Linked by Thom Holwerda on Mon 6th Nov 2017 15:25 UTC
Hardware, Embedded Systems

There really is no rational reason to restore a late 90s NEC-manufactured Packard Bell computer. Which is exactly why I'm doing it. Join me in getting this unloved machine back to factory fresh condition!

LGR is one of the best and most entertaining technology channels on YouTube, and his latest video from today hits home particularly hard, since these kinds of crappy, low-budget late '90s PCs defined my early teens. Nobody in my family, town, or school had Macs or other types of computers - it was all PC, as cheap as possible, fully embracing the race to the bottom which for many people still defines the PC today.

It's good to see that there are people willing to preserve these otherwise forgettable machines for posterity. They may objectively suck, but they did make computing accessible to an incredibly wide audience, and they served an important role in the history of computing.

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RE: I wonder...
by Doc Pain on Wed 8th Nov 2017 22:22 UTC in reply to "I wonder..."
Doc Pain
Member since:
2006-10-08

I like to play DOS games from time to time, but there's nothing quite like playing it on a piece of hardware from the era.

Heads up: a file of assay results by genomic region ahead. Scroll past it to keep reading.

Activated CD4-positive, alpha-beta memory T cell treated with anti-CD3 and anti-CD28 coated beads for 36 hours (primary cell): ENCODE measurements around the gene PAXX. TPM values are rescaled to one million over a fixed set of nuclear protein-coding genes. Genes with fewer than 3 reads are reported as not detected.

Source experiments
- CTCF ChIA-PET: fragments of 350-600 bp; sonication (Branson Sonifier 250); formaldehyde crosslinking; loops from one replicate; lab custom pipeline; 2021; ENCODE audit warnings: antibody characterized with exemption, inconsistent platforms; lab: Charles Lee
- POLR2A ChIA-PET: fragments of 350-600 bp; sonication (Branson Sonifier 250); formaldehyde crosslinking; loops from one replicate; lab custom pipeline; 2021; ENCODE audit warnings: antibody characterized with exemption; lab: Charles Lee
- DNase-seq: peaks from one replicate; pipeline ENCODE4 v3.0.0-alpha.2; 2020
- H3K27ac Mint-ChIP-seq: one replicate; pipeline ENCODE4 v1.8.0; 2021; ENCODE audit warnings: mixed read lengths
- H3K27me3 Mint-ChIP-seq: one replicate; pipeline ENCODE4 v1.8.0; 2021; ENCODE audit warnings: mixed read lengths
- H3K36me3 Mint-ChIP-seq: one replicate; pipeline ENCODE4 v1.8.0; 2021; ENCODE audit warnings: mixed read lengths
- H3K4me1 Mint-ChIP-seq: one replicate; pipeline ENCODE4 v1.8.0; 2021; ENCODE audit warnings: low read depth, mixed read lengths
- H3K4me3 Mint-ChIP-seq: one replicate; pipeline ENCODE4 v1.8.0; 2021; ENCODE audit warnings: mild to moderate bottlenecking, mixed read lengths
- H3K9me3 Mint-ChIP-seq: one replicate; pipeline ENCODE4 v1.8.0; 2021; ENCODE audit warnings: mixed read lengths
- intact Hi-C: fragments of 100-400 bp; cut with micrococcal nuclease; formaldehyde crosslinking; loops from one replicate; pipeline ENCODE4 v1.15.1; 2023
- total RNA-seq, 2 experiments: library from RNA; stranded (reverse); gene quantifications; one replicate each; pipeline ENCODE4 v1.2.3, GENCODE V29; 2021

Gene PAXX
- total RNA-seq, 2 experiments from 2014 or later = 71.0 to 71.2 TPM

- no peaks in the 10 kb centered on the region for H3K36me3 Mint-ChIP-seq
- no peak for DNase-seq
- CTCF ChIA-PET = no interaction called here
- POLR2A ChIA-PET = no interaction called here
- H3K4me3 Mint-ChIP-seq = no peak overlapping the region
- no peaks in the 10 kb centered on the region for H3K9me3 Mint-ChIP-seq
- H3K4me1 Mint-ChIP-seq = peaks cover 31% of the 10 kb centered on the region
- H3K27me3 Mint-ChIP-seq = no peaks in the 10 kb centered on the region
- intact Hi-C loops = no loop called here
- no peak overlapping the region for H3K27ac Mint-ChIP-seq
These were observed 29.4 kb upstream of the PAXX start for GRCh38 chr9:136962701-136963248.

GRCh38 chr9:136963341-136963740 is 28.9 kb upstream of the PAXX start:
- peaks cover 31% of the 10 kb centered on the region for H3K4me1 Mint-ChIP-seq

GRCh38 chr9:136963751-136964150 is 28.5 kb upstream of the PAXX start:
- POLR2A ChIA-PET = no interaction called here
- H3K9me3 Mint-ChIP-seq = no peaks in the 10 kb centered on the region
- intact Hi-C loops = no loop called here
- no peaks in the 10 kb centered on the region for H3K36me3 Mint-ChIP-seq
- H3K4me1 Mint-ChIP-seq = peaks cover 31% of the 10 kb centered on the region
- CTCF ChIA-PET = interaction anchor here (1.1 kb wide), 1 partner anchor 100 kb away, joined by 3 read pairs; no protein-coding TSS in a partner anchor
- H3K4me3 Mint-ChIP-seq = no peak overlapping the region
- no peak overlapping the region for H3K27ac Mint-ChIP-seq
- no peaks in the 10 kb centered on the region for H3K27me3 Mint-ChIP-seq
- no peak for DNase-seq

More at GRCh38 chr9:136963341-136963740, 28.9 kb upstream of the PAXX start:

I have a DOS PC exactly for that purpose, initially built in 1994, with a few changes in the following years (better graphics card, better sound card, more RAM). But it's probably safe to say that this particular machine has been in use for approx. 20 years, from time to time, at least once a month. And it's still working. Only one of the hard disks died a few weeks ago and got replaced by another "garbage" disk. Now everything works again. It's impressive how fast this system boots, and using an analog joystick, a parallel port scanner, a laser and a dotmatrix printer, and even networking (!) is easily possible. Direct hardware access to serial magnetic and chip card readers works as flawlessly as directly programming the many different ports it has. One CRT has builtin speakers and an amplifier with volume control and headphone connector, the other CRT is MDA (see "Hercules"). It can read 3.5" and 5.25" floppies as well as CDs (at 16x speed), and TR-1 and QIC-80 tapes. Of course the whole system resides in a big tower so you can easily notice it.

This specific system will still work when the PC I'm writing this text on has been gone for a long time. Even the IBM model M keyboard will live longer than I will... ;-)

Seems almost crazy that I've thrown away almost every piece of PC based hardware I've owned since 1995.


We don't call it a "throw-away society" for nothing, do we? :-)

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